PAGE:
Cancellation of Removal Southfield MI
A successful application for Cancellation of Removal provides immigration relief for non-citizens in removal proceedings to prevent deportation from the United States. Cancellation of Removal is a one time only opportunity, and will be denied if the applicant ever received it in the past for any reason. There are different US immigration law requirements for non-citizens that are not Lawful Permanent Residents, and persons that are Lawful Permanent Residents (LPRs).INA section 240A(b)(1) Cancellation of Removal permits the non-Lawful Permanent Resident to become a Lawful Permanent Resident, and avoid removal to their native country, provided that the application is granted by an Immigration Judge. The non-Lawful Permanent Resident under INA 240A(b)(1), must prove each and every of the following:
1. the non-citizen has been physically present in the United States for at least ten years;
2. the non-citizen has good moral character for at least ten years;
3. the non-citizen has not been convicted of certain crimes listed in INA sections 212(a)(2), 237(a)(2), or 237(a)(3);
4. the non-citizen's removal would cause an exceptional and extremely unusual hardship to the non-citizen's lawful permanent resident or US citizen spouse, child, or parent (also known as a qualifying relative).
Immigration Judges are often reluctant to approve Cancellation of Removal, because the standard of proof of "exceptional and unusual hardship" is an extremely high and difficult burden. The Immigration Court will carefully consider whether the applicant possesses good moral character, and whether an exceptional and extremely unusual hardship actually exists. If the individual is not eligible to receive Cancellation of Removal (because of criminal grounds, antiterrorism grounds, the individual is crewman who entered after June 30, 1964, the individual is considered a certain J visa exchange visitors that did not satisfy their two year requirement, the individual previously was granted Cancellation of Removal, the individual does not meet all of the other requirements outlined above, etc.) the Immigration Judge will not approve Cancellation of Removal application, no matter what the hardship or compelling reason. Cancellation of Removal is only available for non-Lawful Permanent Residents or Lawful Permanent Residents who are already in removal proceedings; a non-citizen should never place himself or herself into potential jeopardy by seeking to be placed into removal proceedings to try to obtain Cancellation of Removal, even if the individual believes he or she has a very strong and viable case.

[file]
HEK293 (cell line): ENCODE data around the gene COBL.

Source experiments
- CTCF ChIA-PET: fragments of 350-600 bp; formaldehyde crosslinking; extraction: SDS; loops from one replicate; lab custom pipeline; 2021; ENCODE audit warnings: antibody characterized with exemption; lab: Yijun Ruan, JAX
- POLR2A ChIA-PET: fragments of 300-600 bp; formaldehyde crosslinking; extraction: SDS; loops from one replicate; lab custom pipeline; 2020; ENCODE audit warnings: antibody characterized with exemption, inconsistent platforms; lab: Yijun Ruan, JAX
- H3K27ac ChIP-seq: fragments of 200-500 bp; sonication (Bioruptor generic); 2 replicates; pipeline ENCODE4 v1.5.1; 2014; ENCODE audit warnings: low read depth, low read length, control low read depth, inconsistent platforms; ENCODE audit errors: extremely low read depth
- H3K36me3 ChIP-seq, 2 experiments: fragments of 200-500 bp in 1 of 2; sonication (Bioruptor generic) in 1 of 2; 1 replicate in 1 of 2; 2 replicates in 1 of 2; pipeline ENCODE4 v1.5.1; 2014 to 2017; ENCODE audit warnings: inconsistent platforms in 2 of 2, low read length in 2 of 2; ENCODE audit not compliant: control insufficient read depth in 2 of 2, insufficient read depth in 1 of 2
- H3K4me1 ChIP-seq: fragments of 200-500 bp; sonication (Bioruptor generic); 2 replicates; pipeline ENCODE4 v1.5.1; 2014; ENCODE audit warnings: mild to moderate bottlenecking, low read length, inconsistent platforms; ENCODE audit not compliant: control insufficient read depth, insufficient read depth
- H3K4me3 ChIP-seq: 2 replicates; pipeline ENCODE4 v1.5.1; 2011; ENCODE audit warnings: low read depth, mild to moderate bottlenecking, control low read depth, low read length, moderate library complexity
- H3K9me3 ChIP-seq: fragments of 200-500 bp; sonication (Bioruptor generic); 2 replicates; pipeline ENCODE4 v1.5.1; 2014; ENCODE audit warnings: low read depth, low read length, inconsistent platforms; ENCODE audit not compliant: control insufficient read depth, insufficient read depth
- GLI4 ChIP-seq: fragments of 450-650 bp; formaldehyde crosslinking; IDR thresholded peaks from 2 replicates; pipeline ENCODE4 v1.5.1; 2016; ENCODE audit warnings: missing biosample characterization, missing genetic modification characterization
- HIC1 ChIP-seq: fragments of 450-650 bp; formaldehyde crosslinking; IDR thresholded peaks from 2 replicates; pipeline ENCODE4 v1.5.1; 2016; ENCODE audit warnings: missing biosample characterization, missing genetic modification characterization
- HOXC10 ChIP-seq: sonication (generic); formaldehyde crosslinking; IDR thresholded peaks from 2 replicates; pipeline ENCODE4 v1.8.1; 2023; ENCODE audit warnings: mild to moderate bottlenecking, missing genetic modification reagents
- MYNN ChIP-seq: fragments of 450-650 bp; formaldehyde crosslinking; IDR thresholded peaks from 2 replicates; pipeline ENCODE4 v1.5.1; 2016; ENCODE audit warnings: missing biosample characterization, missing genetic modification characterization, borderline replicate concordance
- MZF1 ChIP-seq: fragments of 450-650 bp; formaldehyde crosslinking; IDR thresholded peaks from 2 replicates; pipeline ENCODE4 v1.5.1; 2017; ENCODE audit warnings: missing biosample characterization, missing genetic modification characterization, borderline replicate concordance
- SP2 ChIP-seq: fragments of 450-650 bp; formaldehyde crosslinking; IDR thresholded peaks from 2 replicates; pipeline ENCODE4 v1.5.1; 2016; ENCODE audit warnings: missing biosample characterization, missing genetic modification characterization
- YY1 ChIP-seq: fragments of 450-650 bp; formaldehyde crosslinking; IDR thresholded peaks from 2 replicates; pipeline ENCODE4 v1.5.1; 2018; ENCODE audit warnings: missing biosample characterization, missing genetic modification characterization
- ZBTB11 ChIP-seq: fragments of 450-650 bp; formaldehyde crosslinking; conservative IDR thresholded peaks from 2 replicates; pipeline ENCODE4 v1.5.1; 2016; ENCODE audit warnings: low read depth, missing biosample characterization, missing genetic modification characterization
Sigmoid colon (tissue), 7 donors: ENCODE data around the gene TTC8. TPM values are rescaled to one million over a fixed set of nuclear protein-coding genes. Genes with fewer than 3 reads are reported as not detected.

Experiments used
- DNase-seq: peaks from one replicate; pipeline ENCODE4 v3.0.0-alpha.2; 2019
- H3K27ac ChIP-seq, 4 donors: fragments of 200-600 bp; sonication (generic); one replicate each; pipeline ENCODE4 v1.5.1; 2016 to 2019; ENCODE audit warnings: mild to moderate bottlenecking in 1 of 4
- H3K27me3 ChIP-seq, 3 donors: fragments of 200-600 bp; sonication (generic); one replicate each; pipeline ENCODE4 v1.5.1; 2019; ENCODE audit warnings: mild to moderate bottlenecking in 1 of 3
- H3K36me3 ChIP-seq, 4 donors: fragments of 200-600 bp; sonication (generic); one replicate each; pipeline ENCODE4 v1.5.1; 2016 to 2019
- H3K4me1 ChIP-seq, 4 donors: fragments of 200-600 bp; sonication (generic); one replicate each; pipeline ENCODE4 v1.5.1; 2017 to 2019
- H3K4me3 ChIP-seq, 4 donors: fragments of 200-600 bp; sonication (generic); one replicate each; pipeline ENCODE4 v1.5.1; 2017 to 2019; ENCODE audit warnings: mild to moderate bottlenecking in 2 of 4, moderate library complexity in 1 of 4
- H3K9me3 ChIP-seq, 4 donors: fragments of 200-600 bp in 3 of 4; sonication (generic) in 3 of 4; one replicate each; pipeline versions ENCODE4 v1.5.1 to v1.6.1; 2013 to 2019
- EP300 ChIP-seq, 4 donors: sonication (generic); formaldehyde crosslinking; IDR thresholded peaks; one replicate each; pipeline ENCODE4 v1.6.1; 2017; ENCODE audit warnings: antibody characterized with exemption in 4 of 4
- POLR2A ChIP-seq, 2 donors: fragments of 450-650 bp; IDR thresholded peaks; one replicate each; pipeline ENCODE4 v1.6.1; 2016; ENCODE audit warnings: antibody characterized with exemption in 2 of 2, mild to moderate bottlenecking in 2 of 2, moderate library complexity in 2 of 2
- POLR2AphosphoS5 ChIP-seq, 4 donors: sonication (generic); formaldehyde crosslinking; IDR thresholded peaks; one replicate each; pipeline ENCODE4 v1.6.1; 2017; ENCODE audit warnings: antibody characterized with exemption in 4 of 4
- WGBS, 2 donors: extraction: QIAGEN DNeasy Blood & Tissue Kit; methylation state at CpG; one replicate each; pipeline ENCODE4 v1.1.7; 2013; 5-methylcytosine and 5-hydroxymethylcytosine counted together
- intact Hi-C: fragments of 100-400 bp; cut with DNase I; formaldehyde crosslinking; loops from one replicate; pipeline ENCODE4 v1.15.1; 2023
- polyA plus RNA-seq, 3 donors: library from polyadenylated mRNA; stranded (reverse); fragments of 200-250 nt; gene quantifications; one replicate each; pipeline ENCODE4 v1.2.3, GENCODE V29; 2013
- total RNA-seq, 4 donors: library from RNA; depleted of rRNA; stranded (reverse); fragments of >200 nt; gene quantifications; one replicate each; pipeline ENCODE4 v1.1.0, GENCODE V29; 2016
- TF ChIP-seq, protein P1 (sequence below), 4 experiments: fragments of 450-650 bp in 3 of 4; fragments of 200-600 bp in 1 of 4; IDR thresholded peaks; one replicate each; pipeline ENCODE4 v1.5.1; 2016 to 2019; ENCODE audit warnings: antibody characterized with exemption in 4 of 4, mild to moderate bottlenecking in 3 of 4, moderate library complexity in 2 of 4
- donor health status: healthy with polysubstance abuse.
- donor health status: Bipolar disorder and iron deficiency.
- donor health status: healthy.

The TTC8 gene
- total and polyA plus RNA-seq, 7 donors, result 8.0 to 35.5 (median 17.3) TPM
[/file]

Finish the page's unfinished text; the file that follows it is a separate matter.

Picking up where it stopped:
The Violence Against Women Act (also called VAWA) is also a form of Cancellation of Removal for non-Lawful Permanent Residents (it applies to both male and female applicants, despite the name of this form of relief) who are either the children or spouses of a US citizen or Lawful Permanent Resident abuser, that have been subjected to battery or who are the victims of extreme cruelty by that abuser. The applicant for this relief is required to sufficiently prove all of the following for their VAWA petition:
1. the non-citizen has been battered by or suffered extreme cruelty from a Lawful Permanent Resident (green card holder) or United States citizen abuser, or is the parent of a child who suffered such abuse;
2. must be present in the US for three years before applying;
3. would suffer extreme hardship, or that his or her child or parent would suffer extreme hardship, if the individual was removed;
4. good moral character during the period of physical presence;